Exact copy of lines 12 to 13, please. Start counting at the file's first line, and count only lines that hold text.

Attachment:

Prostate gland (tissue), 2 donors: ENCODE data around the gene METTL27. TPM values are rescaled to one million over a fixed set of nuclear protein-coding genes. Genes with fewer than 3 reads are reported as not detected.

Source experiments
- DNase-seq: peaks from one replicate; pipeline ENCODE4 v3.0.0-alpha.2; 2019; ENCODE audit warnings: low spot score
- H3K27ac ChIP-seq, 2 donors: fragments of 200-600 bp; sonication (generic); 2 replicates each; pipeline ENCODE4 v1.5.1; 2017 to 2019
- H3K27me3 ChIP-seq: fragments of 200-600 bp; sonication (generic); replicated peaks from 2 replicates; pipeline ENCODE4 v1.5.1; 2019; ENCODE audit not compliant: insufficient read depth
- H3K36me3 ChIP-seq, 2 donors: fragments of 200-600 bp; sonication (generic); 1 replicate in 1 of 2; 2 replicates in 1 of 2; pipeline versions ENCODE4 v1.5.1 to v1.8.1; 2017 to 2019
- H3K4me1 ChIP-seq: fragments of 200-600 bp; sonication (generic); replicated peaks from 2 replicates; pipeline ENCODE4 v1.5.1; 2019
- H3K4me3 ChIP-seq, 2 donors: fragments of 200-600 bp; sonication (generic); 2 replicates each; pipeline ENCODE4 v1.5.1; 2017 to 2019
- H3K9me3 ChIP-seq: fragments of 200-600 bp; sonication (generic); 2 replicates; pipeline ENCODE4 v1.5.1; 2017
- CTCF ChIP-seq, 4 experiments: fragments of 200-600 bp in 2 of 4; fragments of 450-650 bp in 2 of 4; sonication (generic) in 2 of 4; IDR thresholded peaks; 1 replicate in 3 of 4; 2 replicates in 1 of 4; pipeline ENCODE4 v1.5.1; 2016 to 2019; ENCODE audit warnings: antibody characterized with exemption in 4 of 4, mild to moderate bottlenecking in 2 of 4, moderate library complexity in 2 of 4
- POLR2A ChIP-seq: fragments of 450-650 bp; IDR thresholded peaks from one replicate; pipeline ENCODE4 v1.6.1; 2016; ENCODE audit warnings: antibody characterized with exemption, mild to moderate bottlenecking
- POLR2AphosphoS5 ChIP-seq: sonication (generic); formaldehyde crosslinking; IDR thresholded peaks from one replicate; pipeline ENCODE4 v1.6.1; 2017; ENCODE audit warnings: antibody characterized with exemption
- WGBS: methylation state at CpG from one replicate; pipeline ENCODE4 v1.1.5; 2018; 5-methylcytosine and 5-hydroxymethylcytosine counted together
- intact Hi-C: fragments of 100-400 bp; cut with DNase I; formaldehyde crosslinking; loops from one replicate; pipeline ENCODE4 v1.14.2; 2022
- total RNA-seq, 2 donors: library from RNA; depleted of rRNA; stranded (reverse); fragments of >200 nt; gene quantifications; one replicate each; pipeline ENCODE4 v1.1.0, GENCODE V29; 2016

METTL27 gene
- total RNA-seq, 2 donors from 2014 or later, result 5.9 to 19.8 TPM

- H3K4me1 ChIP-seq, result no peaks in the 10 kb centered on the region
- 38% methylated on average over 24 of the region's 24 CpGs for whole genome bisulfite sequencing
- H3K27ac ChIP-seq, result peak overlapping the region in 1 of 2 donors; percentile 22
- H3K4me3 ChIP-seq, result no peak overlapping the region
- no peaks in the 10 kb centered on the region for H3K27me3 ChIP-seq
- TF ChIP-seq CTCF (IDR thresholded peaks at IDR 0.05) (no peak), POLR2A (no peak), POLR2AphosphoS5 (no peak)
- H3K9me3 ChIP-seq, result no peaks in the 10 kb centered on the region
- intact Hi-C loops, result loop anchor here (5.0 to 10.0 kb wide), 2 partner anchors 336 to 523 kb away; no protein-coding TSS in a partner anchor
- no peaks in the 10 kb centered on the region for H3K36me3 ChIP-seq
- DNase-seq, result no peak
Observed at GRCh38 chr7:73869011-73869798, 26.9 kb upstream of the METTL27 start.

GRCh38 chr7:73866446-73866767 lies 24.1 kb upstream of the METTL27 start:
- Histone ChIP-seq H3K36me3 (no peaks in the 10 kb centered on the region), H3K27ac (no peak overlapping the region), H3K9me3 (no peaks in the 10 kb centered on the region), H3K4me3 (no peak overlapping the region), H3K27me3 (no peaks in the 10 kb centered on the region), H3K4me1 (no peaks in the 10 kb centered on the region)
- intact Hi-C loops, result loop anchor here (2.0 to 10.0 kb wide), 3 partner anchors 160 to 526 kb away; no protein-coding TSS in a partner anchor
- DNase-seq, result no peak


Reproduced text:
- POLR2AphosphoS5 ChIP-seq: sonication (generic); formaldehyde crosslinking; IDR thresholded peaks from one replicate; pipeline ENCODE4 v1.6.1; 2017; ENCODE audit warnings: antibody characterized with exemption
- WGBS: methylation state at CpG from one replicate; pipeline ENCODE4 v1.1.5; 2018; 5-methylcytosine and 5-hydroxymethylcytosine counted together